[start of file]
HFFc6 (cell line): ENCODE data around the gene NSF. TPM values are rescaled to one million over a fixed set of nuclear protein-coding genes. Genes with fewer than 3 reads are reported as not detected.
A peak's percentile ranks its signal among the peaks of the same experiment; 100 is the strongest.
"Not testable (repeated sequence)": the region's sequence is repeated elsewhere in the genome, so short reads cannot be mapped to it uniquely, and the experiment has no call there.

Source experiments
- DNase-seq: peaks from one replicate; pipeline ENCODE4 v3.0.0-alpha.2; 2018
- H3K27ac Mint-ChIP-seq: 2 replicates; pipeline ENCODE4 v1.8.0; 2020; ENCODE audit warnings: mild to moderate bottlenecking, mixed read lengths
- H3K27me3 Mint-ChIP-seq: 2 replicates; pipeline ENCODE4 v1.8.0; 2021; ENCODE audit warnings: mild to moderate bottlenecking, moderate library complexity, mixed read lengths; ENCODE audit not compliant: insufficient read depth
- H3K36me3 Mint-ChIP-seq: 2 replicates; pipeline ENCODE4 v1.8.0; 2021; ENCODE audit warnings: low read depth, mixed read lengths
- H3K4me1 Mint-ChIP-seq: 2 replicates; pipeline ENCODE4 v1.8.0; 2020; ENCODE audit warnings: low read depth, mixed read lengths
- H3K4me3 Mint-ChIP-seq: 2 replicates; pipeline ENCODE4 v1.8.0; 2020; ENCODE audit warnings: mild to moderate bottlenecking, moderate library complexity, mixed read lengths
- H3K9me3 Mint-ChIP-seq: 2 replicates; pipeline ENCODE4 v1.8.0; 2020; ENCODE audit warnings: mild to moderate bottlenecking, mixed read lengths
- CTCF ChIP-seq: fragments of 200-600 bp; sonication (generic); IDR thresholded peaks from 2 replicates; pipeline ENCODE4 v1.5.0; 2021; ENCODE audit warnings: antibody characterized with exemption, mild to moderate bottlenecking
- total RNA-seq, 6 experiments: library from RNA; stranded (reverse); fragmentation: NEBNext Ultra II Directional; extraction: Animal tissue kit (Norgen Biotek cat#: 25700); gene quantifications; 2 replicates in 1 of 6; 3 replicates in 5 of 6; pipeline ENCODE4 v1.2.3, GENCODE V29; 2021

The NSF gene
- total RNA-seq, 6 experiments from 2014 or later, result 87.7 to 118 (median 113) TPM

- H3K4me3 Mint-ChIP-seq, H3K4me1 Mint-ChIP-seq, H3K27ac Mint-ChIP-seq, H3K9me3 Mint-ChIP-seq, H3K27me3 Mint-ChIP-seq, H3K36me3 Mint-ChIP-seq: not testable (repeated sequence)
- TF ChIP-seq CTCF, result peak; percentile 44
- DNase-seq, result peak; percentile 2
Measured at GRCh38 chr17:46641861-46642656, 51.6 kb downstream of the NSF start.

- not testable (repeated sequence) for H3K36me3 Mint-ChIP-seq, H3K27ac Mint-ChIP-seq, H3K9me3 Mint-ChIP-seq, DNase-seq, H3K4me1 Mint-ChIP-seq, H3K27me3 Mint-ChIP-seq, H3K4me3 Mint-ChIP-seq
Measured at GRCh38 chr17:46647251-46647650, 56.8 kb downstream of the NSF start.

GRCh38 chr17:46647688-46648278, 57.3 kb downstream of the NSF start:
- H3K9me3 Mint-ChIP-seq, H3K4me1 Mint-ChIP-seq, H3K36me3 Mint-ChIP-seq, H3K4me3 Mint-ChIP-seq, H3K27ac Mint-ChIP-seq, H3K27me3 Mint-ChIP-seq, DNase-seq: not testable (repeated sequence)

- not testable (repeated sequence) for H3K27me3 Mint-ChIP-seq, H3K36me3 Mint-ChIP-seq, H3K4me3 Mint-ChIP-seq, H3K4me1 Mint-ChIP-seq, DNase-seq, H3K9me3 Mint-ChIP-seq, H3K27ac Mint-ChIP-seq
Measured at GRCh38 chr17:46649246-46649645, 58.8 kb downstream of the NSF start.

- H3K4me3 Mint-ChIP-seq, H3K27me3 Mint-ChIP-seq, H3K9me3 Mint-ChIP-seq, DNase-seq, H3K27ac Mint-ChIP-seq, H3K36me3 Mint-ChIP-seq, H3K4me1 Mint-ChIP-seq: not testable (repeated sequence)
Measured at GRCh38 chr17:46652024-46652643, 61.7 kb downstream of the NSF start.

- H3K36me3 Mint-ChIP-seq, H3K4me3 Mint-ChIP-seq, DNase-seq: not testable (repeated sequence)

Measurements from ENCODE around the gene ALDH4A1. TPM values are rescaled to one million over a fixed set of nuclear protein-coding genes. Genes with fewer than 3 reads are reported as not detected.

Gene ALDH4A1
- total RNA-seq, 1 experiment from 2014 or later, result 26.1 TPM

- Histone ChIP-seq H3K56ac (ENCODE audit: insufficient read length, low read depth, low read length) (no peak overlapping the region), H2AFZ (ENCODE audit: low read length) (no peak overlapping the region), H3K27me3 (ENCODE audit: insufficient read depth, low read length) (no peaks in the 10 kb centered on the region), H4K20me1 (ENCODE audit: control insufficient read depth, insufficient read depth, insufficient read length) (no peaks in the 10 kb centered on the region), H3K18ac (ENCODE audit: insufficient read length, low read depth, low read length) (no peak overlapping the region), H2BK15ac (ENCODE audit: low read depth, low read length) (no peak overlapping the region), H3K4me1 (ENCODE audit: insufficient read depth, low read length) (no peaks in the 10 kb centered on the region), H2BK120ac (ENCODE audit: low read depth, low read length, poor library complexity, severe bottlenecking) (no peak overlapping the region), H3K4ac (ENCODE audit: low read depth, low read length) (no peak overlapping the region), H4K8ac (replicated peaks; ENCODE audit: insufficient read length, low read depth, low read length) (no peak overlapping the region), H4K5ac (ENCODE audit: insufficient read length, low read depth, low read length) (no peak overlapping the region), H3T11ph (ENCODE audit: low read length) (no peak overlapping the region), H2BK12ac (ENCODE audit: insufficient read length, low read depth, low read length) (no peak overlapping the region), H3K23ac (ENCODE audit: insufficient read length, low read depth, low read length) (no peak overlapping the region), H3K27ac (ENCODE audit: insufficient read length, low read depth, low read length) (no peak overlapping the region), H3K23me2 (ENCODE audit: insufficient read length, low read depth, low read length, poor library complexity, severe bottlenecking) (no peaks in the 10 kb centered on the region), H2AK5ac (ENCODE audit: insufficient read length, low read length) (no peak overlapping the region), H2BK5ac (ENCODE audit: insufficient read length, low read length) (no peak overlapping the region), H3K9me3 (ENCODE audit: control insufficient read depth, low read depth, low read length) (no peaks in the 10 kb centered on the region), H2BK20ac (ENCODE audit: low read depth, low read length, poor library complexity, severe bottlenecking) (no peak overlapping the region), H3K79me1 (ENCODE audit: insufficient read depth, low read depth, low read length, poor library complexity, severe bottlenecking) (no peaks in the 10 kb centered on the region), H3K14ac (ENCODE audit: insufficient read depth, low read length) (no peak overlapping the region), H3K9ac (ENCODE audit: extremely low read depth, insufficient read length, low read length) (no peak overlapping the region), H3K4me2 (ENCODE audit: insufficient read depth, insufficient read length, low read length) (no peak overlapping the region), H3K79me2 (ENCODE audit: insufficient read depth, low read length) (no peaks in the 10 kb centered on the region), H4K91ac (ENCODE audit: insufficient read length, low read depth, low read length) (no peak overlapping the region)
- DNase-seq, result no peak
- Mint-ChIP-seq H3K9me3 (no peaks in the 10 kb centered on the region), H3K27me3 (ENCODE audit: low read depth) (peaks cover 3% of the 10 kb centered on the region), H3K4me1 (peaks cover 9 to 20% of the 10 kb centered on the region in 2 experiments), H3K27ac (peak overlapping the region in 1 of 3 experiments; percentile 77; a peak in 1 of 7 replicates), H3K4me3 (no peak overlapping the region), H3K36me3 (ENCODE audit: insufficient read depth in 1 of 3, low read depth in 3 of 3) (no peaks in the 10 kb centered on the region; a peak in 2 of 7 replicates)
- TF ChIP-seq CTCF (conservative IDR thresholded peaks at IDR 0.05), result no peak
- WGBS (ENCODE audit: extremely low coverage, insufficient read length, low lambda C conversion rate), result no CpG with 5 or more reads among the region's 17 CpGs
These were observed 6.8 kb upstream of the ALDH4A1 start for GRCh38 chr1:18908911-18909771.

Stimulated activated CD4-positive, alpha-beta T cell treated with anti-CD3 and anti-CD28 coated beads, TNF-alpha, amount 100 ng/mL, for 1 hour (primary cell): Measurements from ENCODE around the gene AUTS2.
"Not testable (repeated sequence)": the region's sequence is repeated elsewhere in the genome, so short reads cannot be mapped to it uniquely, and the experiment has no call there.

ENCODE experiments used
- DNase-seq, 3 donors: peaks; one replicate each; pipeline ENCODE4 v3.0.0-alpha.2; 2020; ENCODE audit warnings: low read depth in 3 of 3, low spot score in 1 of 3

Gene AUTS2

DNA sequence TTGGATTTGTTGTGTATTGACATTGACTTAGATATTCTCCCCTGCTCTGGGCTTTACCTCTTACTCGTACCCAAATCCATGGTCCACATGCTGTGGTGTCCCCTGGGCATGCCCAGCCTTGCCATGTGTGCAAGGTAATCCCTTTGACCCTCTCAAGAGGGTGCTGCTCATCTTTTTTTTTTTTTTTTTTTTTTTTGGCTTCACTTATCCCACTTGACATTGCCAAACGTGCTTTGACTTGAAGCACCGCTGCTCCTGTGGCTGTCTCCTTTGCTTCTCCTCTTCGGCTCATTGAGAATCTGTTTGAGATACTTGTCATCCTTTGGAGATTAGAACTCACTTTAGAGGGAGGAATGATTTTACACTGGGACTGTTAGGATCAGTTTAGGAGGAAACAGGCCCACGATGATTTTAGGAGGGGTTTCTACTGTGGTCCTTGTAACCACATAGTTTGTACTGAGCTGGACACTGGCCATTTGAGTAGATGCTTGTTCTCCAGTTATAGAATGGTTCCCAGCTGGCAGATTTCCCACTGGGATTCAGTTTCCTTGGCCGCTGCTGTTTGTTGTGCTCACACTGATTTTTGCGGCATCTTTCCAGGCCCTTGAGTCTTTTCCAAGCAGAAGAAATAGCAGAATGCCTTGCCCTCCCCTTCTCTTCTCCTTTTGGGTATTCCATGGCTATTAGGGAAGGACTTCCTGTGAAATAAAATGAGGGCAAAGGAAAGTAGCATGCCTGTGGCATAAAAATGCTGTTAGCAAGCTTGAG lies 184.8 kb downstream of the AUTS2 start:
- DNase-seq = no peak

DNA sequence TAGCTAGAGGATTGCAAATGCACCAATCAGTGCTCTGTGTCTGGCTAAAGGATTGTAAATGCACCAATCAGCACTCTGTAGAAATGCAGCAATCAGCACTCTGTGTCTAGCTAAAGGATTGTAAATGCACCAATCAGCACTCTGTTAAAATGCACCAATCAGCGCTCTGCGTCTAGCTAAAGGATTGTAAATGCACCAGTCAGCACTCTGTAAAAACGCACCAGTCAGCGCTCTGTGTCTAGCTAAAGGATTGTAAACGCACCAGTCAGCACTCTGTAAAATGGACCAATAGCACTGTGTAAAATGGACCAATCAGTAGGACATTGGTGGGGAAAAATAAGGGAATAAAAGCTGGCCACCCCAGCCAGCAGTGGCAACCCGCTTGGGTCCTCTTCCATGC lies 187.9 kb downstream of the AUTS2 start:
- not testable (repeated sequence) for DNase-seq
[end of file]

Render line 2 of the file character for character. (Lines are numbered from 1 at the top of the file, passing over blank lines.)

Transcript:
A peak's percentile ranks its signal among the peaks of the same experiment; 100 is the strongest.